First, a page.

Parakrama, Parākrama, Para-krama: 21 definitions


Parakrama means something in Buddhism, Pali, Hinduism, Sanskrit, the history of ancient India, Marathi, Hindi. If you want to know the exact meaning, history, etymology or English translation of this term then check out the descriptions on this page. Add your comment or reference to a book if you want to contribute to this summary article.

In Hinduism

Vyakarana (Sanskrit grammar)

Source: Wikisource: A dictionary of Sanskrit grammar

Parakrama (परक्रम).—A term used in the Praatisaakhya works for'doubling' of a consonant; | cf. सान्तःस्थादौ धारयन्तः परक्रमम् (sāntaḥsthādau dhārayantaḥ parakramam) | R. Pr.XIV. 23.

Vyakarana book cover
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Vyakarana (व्याकरण, vyākaraṇa) refers to Sanskrit grammar and represents one of the six additional sciences (vedanga) to be studied along with the Vedas. Vyakarana concerns itself with the rules of Sanskrit grammar and linguistic analysis in order to establish the correct context of words and sentences.

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Kavya (poetry)

[«previous next»] — Parakrama in Kavya glossary
Source: Wisdom Library: Kathāsaritsāgara

Parākrama (पराक्रम) is the name of a Vidyādhara who fought on Śrutaśarman’s side in the war against Sūryaprabha, according to the Kathāsaritsāgara, chapter 48. Accordingly: “... when Śrutaśarman saw that, he quickly sent other ten lords of the Vidyādharas, chiefs of lords of hosts or lords of hosts of warriors,... and Parākrama [and seven others], the eight similar sons of the Vasus born in the house of Makaranda”.

The story of Parākrama was narrated by the Vidyādhara king Vajraprabha to prince Naravāhanadatta in order to relate how “Sūryaprabha, being a man, obtain of old time the sovereignty over the Vidyādharas”.

The Kathāsaritsāgara (‘ocean of streams of story’), mentioning Parākrama, is a famous Sanskrit epic story revolving around prince Naravāhanadatta and his quest to become the emperor of the vidyādharas (celestial beings). The work is said to have been an adaptation of Guṇāḍhya’s Bṛhatkathā consisting of 100,000 verses, which in turn is part of a larger work containing 700,000 verses.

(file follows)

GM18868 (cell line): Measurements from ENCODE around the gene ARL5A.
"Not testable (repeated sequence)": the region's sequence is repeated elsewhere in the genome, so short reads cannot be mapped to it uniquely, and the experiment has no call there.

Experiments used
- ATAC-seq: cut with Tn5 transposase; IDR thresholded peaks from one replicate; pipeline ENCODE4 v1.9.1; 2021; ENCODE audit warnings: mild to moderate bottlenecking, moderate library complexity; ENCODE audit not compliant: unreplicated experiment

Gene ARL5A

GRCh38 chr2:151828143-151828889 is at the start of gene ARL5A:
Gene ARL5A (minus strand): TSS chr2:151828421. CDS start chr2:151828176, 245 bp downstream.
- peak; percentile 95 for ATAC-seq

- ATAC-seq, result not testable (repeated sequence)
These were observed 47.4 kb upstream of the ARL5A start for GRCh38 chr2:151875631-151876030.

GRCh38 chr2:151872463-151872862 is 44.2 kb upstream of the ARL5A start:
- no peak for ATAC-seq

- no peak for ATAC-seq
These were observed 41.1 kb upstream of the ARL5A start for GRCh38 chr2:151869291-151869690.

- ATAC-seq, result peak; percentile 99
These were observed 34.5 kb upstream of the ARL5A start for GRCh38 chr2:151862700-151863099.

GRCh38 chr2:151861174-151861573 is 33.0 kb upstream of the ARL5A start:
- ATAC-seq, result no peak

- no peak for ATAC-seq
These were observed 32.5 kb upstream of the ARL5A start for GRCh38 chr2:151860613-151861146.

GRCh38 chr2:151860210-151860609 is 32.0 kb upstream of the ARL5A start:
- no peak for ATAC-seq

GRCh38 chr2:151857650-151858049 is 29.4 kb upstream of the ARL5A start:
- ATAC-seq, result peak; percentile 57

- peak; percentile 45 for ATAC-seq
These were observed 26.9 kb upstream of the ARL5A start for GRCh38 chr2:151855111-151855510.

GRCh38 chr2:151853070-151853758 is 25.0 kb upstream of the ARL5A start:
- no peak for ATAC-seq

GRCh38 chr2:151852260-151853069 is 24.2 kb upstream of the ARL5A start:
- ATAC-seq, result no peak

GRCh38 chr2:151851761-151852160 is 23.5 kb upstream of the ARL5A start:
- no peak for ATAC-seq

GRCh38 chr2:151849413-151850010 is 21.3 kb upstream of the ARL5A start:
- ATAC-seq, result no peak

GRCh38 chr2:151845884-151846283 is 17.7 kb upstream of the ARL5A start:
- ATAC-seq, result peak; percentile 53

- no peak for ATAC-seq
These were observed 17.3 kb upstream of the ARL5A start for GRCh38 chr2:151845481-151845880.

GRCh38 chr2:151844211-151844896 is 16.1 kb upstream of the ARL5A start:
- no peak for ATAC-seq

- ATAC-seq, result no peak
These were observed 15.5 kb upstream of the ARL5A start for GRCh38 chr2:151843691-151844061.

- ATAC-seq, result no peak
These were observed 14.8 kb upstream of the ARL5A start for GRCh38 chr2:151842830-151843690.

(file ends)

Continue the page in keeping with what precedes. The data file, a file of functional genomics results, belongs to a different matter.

Kavya book cover
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Kavya (काव्य, kavya) refers to Sanskrit poetry, a popular ancient Indian tradition of literature. There have been many Sanskrit poets over the ages, hailing from ancient India and beyond. This topic includes mahakavya, or ‘epic poetry’ and natya, or ‘dramatic poetry’.

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Shaktism (Shakta philosophy)

[«previous next»] — Parakrama in Shaktism glossary
Source: Google Books: Manthanabhairavatantram

Parakrama (परक्रम) refers to the “supreme transmission”, according to the Ṣaṭsāhasrasaṃhitā, an expansion of the Kubjikāmatatantra: the earliest popular and most authoritative Tantra of the Kubjikā cult.—Accordingly, “[...] The Wick of Smoke (dhūmravarti) that is said to rise up into the End of the Twelve is above the Great Cavity (mahārandhra) and travels (upwards for the span of) of twelve fingers. The supreme Transmission (krama) [i.e., parakramaparaṃ kramam], realised by Being (bhāvagamya), stands perpetually present at its extremity. The Yogi should worship the divine Transmission there by moving (through these) stages (padacāreṇa)”.

Shaktism book cover
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Shakta (शाक्त, śākta) or Shaktism (śāktism) represents a tradition of Hinduism where the Goddess (Devi) is revered and worshipped. Shakta literature includes a range of scriptures, including various Agamas and Tantras, although its roots may be traced back to the Vedas.

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Purana and Itihasa (epic history)

[«previous next»] — Parakrama in Purana glossary
Source: Shiva Purana - English Translation

1) Parākrama (पराक्रम) refers to “one endowed with prowess”, according to the Śivapurāṇa 2.3.5.—Accordingly, after Goddess Śivā (i.e., Umā/Durgā) granted a boon to Menā:—“[...] O celestial sage, when Indra, the slayer of Vṛtra, became angry and began to chop off the wings of mountains, [Maināka] retained his wings, nay, he did not even feel the pain of being wounded by the thunderbolt. He had good limbs. He had neat strength and prowess [i.e., mahābala-parākrama]. He was the most important of all the mountains born of him. He too became the lord of mountains. [...]”.

2) Parākrama (पराक्रम) is the name of a Gaṇa of Śiva, according to the Śivapurāṇa 2.4.4 (“Search for Kārttikeya and his conversation with Nandin”).—Accordingly, as Brahmā narrated to Nārada: “Urged by the gods, sages and mountains, the lord sent his Gaṇas as his emissaries to the place where his son was staying. O Nārada, he sent [e.g., Parākrama], [...], and innumerable others of the same exploit as that of Śiva and of hideous features. [...]”.